A review by guest author Clare Ann Matz.
In this miracle of mater lies the mystery of life.
Palazzo del Governatore
Until June 28, 2015.
The exhibition aims to explore the sacred and archetypal aspect of motherhood and its fundamental role in the Mediterranean culture through a selection of archaeological and artistic masterpieces, from ancient Egypt to ancient Rome, from the fifteenth century (Filippo Lippi, Pinturicchio, Luca Signorelli) to the Renaissance (Bernardino Luini, Correggio, Andrea Mantegna, Paolo Veronese, Giambattista Tiepolo, Rosso Fiorentino), nineteenth (Francesco Hayez, Auguste Rodin) to the twentieth century (Alberto Giacometti, Salvador Dalí, Max Ernst, Felice Casorati, Gino Severini), up to the contemporary (Lucio Fontana, Francesco Messina, Michelangelo Pistoletto, Bill Viola).
One hundred masterpieces from more than 70 museums and private Italian collections, on what the value of procreation and the responsibilities motherhood have represented and continue to represent in the life of every human being. The fascinating exhibition takes the visitor through the symbols of motherhood, in a territory where thought meets techniques, colours, designs, and where nothing should have limits.
The first breathtaking section draws the visitor into a milky coloured neutral space where feminine mysteries connected with the cult of Isis and Demeter are represented by the bust of Isis in basalt of the XXVI dynasty of the Egyptian Museum of Florence and the precious statue of Persephone (III. century BC) from the Civic Museum of Lucerne, stand silent looking out on the onlookers. Ancient depictions of the Great Mothers ’steatopygous‘ and the Greek-Roman theme of fertility and motherhood, which was considered for centuries the physical representation of the constant ratio of Humanity with the Divine. Among the most important works of this section one can see primitive female idols (Mother Goddess) such as the famous „Venus of Savignano (Mo)“ from the Ethnographic Museum Pigorini of Rome and the „Mother of murdered man Urzei“ from the Archaeological Museum Cagliari, as well as the Artemis Ephesia from the Vatican Museums.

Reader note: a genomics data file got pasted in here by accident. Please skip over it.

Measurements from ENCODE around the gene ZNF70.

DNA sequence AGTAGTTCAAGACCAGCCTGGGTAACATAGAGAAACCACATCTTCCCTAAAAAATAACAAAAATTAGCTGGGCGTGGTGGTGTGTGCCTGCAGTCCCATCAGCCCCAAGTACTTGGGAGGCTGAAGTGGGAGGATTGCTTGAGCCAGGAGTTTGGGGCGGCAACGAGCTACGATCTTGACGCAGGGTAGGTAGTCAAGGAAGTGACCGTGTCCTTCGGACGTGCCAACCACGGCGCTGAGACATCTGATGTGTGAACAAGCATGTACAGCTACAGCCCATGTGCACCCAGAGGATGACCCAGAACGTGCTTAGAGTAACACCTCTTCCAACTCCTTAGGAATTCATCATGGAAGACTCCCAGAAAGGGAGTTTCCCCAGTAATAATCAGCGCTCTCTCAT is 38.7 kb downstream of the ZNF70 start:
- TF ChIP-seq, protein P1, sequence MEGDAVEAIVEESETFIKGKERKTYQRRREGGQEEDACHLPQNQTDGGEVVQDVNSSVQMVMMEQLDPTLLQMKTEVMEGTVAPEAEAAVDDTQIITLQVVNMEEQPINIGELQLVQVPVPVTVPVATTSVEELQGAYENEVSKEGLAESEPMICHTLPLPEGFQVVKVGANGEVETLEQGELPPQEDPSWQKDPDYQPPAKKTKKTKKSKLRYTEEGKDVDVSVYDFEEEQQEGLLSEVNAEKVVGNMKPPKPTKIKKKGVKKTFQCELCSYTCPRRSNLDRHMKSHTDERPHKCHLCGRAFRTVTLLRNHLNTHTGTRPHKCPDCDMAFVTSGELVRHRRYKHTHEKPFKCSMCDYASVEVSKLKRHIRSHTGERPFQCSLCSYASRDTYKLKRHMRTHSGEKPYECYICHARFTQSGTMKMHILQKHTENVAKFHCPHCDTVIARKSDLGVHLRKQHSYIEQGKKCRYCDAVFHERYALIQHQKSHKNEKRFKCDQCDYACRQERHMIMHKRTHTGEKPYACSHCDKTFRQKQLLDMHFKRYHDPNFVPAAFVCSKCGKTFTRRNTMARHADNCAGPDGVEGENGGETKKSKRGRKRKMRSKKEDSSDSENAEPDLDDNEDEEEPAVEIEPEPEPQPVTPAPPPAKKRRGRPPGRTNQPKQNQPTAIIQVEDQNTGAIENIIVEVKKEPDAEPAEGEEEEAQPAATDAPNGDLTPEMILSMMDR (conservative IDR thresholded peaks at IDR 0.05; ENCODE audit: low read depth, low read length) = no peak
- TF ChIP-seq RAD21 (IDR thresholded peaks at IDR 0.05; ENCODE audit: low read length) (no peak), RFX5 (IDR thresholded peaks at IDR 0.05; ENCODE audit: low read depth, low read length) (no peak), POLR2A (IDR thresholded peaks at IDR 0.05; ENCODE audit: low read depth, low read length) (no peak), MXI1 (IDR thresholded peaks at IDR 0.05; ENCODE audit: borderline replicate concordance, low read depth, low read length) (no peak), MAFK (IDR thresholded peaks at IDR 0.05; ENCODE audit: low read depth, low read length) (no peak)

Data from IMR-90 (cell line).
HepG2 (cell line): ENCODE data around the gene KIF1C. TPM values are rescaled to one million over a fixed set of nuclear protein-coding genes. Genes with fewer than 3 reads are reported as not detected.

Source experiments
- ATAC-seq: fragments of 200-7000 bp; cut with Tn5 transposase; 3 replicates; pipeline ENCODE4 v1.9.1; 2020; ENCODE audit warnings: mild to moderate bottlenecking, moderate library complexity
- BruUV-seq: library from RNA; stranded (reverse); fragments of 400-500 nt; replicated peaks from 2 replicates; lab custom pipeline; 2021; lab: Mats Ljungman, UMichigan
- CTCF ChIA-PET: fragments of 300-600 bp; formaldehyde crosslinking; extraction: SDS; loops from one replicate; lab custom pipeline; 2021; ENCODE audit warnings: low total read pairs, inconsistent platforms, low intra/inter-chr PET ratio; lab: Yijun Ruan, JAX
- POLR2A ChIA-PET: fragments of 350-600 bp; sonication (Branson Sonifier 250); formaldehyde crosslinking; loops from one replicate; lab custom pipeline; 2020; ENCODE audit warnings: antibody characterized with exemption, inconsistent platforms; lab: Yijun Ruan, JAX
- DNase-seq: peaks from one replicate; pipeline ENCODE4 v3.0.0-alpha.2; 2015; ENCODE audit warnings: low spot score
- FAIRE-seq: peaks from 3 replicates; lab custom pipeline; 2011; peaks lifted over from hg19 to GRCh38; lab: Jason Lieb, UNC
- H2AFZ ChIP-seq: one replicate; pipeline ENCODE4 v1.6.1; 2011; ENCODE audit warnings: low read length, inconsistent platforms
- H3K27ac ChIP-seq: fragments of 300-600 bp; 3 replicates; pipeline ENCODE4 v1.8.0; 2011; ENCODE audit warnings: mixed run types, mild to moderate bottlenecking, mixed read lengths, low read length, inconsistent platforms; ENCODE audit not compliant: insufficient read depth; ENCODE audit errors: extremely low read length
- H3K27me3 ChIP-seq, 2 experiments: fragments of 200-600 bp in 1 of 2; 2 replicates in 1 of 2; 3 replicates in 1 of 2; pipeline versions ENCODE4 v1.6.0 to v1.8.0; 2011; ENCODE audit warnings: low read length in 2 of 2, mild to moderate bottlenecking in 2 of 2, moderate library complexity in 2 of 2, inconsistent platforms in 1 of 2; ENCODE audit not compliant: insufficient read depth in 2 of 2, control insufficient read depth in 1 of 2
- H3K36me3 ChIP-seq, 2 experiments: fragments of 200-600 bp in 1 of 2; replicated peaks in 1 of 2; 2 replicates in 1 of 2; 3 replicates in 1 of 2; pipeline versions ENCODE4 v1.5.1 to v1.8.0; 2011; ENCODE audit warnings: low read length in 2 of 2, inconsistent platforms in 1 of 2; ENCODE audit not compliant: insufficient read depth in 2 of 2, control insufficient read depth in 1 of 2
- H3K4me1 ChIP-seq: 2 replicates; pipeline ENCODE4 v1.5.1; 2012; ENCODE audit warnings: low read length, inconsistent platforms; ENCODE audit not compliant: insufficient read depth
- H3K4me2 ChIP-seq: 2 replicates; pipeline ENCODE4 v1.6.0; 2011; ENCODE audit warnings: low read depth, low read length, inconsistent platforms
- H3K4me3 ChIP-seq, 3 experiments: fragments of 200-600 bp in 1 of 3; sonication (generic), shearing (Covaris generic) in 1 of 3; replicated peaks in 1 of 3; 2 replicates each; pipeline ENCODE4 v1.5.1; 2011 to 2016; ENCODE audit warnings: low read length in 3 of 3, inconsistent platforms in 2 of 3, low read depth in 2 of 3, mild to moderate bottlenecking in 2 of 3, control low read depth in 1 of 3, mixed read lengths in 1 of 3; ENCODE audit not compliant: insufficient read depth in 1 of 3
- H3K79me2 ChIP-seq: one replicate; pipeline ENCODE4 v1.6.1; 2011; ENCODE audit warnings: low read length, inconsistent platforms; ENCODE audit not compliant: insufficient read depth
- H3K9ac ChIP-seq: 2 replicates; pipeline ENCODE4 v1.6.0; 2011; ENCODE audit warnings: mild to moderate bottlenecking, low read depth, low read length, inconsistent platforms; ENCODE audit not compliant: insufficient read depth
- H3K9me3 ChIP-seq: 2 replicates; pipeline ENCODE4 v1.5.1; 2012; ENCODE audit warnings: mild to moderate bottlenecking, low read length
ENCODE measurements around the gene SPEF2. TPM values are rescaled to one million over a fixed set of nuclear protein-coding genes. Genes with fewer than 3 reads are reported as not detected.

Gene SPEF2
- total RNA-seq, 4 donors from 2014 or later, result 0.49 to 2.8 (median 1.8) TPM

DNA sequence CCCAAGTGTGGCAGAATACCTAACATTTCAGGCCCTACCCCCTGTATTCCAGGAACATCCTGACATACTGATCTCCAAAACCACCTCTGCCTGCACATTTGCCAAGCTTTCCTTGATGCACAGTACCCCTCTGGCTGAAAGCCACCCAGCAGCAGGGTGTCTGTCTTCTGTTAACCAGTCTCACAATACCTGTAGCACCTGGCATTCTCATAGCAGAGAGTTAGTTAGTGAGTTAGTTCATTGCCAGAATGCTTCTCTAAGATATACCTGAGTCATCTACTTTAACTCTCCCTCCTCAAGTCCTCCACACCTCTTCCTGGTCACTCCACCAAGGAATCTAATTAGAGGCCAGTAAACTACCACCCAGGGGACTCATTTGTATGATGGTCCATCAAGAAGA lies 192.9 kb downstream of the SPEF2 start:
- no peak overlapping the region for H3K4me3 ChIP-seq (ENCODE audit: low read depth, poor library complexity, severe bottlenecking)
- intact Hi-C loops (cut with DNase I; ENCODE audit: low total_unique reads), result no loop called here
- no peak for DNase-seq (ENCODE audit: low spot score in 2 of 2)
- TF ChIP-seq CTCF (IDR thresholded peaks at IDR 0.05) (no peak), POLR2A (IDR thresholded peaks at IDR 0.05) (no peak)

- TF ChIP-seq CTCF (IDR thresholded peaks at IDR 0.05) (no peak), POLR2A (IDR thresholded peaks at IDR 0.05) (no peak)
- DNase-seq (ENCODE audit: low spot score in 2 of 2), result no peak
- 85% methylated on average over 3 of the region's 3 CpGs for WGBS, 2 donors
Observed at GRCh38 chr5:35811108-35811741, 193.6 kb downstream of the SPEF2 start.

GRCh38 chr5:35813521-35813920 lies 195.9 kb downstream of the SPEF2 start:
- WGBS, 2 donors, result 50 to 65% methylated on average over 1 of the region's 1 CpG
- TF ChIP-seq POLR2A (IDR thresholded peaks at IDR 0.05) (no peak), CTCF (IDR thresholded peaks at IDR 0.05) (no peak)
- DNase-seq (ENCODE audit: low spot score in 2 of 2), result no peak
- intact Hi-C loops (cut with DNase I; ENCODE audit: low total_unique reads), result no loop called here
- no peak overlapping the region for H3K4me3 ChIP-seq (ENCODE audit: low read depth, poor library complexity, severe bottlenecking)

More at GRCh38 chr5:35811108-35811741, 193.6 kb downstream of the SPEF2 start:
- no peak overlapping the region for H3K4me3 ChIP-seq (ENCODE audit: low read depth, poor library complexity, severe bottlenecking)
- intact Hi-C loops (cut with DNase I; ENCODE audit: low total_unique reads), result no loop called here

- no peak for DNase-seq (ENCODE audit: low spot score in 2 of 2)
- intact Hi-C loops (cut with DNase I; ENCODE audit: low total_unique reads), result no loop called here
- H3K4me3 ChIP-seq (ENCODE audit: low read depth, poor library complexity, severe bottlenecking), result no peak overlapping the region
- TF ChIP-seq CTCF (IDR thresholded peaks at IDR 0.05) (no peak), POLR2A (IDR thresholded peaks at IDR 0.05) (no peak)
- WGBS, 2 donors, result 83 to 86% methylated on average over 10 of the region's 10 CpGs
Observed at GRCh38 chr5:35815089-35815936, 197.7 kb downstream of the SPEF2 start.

The second section gives the symbolic turning point in the artistic representation of motherhood after the recognition of Mary as the Mother of God at the Council of Nicea in 325 AD.
Building on the artistic / religious experience of Byzantine icons the images go from the fourteenth to the seventeenth century Tuscan painters with precious masterpieces on canvas and famous “Madonna and Child” by Filippo Lippi to Andrea Mantegna, from Pinturicchio to Rosso Fiorentino. It is worth taking your time and sitting down to marvel at the incredible masterpieces painted by Veronese and by Tiepolo!
The thirds and fourth sections include the transformation of the family within the bourgeois century which has changed the ideal of sanctity of motherhood. The third section analyses the strong social imbalance created by the industrial revolution that would lead to the recovery of motherhood as a new value, here exemplified by the kind of portraits of Francesco Hayez and Domenico Induno.
And at last the emancipation of the female figure from archetypal themes with art of the twentieth century and the vanguards. What emerges is female a figure in competition with the newspapers and media, in which the woman, freed from the exclusive condition of mother, causes a change in the art of his own iconography. Sacred motherhood becomes seductive femininity and the sense of procreation gives way to a conceptual aesthetic representation. The modern artistic research of a new female archetype is seen through the works of Michelangelo Pistoletto, Max Kuatty, Bill Viola, and the famous Italian graphic icon, creator of the character of Valentina Crepax (which this year marks its 50. anniversary).
It is a wonderful trip through the world of motherhood, but especially through womanhood. And it is an invaluable trip through time and space. The only true pity is that the curators Annamaria Andreoli, Elena Fontanella and Cosimo Damiano Fonseca didn’t include any women artists! It would have been interesting to see how women represent the female archetype.